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English golfer Justin Rose may well be one of the country’s best players of his generation, but back at the 1998 Open Championship he was only but a wide-eyed 17-year-old amateur with pipe dreams of making the big time. Rose was in the mix from the second round. Defying expectations as he rivalled the score cards of big names such as Fred Couples, Tiger Woods, Davis Love III, and Jim Furyk. Heading into the final round, Rose was still in contention pushing the big guns until the last hole.

Unfortunately, it was not meant to be with US player Mark O’Meara sealing his second major championship of the year two shots ahead of Rose. He might not have prevailed victorious, but Rose had hit heights that amateurs were simply not expected to reach by finishing tied for fourth. His performance paved the way for a glittering career that would see him win the 2013 US Open, Gold at the 2016 Olympic Games, 9 PGA Tour titles, and 11 European Tour titles.

Paul Lawrie – 1999, Carnoustie Golf Links, Angus, Scotland

Scottish-born Paul Lawrie posing with The Open trophy
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The 1999 Open Championship undoubtedly produced one of the most spectacularly dramatic final rounds in golf history. The image of French player Jean van de Velde stood in the water with his trousers rolled up to his knees as he tried to save his tournament from capitulating was equally absorbing and sad. The big shock in this tournament came from Scottish outsider Paul Lawrie.

Lawrie had been 10 shots behind the pace at the start of the fourth round. It was the triple bogey by van de Velde on the last hole that created the three-way play-off between Lawrie, van de Velde, and Justin Leonard. Lawrie stormed to a three-shot win in the play-off. It would prove to be his only major title win in his career and remains the biggest final round comeback in the history of the sport.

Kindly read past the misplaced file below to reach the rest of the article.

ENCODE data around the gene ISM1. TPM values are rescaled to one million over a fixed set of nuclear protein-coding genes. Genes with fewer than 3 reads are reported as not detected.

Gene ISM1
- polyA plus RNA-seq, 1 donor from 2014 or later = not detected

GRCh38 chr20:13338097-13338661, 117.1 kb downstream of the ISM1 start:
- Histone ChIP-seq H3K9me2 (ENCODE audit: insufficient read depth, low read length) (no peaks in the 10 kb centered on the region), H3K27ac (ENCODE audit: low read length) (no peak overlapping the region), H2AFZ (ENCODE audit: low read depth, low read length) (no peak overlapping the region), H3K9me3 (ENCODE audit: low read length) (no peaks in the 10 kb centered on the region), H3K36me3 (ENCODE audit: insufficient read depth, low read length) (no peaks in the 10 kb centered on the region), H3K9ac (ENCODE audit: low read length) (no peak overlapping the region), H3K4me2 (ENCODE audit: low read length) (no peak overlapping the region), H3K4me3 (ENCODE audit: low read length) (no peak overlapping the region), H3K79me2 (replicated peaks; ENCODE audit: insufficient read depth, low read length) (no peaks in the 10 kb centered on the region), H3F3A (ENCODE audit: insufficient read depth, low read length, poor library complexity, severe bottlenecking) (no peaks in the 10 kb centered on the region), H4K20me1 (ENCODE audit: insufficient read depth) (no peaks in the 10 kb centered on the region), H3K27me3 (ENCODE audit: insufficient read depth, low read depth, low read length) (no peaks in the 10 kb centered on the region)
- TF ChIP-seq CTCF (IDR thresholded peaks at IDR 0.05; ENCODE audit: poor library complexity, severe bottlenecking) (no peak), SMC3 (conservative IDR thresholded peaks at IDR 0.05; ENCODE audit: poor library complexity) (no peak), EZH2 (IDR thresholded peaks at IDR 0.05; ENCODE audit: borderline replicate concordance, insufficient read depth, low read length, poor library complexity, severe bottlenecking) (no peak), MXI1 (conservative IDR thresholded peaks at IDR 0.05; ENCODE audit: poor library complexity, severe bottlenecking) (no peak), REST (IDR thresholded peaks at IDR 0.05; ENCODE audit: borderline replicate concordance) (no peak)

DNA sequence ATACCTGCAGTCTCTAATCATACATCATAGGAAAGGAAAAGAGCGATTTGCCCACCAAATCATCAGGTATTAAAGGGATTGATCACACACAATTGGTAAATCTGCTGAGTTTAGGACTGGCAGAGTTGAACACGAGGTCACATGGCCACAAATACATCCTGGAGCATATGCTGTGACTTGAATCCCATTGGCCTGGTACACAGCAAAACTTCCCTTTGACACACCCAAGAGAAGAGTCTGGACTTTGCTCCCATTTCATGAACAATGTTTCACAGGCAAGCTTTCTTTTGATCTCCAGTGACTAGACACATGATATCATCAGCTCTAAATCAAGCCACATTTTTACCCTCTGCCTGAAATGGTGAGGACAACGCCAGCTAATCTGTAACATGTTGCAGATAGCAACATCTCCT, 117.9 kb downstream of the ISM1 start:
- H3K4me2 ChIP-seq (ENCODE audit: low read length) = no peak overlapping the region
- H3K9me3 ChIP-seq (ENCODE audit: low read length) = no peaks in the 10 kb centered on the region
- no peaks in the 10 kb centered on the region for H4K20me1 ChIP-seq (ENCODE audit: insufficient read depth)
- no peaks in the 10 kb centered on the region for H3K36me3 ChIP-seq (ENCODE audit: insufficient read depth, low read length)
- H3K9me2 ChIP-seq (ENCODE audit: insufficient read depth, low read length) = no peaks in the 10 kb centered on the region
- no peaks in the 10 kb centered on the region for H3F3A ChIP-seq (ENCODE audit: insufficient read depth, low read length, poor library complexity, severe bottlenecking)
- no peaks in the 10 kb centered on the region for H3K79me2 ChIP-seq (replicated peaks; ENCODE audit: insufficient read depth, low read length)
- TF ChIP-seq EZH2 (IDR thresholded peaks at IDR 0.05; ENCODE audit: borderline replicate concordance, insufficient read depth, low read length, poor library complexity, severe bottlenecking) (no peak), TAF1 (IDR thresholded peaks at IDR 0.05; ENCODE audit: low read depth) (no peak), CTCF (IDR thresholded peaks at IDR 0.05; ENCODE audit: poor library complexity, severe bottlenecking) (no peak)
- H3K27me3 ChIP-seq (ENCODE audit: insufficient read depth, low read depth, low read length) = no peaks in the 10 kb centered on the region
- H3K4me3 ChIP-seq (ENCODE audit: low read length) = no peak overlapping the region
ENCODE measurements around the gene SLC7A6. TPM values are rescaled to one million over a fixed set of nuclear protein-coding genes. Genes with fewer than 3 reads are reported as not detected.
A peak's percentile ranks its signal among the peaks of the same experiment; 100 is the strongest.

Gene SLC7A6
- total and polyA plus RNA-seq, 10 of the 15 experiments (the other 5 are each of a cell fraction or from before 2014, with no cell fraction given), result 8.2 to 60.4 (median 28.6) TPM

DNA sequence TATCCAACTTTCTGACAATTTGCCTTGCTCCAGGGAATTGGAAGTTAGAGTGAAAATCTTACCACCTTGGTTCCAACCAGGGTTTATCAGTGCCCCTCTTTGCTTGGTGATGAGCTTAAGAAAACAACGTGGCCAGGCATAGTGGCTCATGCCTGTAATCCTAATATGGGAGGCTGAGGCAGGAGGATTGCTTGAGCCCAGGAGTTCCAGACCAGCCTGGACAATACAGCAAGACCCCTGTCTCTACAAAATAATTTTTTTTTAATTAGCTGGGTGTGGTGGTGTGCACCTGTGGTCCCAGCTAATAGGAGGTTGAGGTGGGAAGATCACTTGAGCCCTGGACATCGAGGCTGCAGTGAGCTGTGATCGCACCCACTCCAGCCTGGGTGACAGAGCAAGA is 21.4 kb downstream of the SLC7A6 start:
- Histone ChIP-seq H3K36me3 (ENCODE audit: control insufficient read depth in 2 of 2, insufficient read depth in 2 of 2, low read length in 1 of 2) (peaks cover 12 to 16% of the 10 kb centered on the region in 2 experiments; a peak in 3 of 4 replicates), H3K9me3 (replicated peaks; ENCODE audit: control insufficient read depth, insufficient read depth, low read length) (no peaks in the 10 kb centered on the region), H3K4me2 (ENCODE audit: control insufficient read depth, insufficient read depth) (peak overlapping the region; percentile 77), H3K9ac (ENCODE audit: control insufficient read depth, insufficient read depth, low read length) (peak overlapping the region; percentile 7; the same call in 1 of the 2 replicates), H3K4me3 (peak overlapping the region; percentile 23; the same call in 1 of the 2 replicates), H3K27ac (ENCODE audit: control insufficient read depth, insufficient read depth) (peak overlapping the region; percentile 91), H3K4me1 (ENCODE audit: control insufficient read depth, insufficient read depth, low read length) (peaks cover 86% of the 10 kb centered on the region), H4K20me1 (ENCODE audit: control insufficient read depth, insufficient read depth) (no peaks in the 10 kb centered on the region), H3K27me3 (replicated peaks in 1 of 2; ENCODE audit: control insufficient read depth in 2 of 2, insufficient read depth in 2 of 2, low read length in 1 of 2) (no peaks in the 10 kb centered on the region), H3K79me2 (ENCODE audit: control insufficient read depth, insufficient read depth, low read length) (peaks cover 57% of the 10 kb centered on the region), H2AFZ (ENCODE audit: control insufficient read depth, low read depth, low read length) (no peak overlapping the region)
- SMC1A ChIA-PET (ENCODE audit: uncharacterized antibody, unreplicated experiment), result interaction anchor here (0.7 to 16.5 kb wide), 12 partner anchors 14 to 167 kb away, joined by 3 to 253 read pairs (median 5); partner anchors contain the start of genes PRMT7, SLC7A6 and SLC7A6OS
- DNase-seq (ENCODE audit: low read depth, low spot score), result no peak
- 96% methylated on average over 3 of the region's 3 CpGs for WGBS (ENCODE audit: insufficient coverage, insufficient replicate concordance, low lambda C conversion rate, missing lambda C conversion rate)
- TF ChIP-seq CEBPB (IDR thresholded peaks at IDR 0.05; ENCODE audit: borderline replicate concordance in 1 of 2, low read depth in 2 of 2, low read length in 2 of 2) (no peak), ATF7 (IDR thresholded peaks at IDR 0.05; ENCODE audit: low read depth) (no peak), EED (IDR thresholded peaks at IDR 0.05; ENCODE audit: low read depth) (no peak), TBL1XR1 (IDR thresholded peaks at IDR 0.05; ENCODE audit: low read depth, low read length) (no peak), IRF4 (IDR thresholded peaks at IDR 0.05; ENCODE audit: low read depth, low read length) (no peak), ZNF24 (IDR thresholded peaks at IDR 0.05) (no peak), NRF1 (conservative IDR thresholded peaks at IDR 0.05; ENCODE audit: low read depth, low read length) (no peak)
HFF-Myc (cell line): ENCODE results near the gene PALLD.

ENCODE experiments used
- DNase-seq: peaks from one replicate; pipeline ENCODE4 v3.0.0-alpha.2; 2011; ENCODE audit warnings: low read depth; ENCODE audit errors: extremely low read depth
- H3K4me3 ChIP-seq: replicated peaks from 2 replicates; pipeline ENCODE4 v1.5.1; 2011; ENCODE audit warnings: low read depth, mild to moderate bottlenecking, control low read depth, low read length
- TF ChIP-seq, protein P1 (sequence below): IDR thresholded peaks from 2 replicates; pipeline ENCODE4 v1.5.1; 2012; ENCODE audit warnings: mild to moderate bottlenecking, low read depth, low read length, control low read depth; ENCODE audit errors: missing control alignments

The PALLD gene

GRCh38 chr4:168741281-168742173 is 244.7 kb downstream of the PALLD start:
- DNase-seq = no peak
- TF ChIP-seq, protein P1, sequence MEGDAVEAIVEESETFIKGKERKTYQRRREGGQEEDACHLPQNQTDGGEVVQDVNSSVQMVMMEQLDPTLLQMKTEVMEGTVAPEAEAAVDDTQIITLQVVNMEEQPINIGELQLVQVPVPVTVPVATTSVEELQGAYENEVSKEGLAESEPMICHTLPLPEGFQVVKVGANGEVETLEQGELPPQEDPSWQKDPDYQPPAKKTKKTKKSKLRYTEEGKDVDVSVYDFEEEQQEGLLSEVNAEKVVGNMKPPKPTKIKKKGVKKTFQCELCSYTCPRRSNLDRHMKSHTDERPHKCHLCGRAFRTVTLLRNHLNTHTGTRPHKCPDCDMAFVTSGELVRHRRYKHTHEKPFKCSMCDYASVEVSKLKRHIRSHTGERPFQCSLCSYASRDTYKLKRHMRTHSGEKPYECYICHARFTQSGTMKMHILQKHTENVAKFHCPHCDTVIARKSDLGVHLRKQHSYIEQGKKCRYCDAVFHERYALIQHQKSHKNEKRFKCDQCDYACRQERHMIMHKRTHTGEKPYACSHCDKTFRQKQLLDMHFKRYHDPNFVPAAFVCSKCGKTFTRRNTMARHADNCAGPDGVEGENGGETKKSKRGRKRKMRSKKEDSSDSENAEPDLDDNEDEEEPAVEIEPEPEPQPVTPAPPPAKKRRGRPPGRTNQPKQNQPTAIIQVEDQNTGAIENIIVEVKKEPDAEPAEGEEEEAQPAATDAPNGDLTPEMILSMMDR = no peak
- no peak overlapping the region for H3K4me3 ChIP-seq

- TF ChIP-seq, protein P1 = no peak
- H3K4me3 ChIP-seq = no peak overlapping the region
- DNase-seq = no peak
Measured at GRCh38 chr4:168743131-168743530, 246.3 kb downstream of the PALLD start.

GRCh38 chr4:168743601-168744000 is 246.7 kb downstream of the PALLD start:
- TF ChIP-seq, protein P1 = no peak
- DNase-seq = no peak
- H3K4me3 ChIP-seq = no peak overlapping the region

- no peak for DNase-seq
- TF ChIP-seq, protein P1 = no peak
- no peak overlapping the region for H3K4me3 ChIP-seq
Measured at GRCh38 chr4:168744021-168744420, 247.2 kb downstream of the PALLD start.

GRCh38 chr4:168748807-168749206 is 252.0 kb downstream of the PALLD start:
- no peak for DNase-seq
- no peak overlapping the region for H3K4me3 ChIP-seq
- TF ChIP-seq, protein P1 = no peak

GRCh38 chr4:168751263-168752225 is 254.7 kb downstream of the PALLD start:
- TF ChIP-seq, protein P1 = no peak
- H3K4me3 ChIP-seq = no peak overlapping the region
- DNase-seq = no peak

Ben Curtis – 2003, Royal St George’s Golf Club, Sandwich, England

Ben Curtis kissing The Open trophy
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In 2003, golf witnessed a defining moment when 26-year-old US player Ben Curtis became the first Open Championship debutant to win the tournament since Tom Watson managed the feat back in 1975. Golf had become dominated by great players such as Seve Ballesteros, Nick Faldo, and Tiger Woods leaving many to believe that the odds of a debut winner for a major championship were nigh on impossible.

Step forward Curtis. Danish player Thomas Bjorn appeared to have the title in his grasp as he was two ahead with three to play. He collapsed on the final three holes to finish one shot behind Curtis, who would win what would be his solitary major title victory heading into this year’s Open Championship.

Darren Clarke – 2011, Royal St George’s Golf Club, Sandwich, England

Darren Clarke pictured with The Open Championship trophy
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Northern Irish golfer Darren Clarke is one of the most popular figures on the professional circuit. His light-hearted approach to the game made him a loveable character with the fans and his fellow players.

Tragically, Clarke lost his wife to breast cancer in 2006 and received huge plaudits of respect for playing in the 2006 Ryder Cup just weeks later. In what many felt was poetic justice for the heartbreak he had endured earlier in his career, Clarke shocked the bookies by winning the 2011 Open Championship by three shots ahead of Dustin Johnson and Phil Mickelson. At 42 years of age, Clarke became the oldest Open champion of all-time.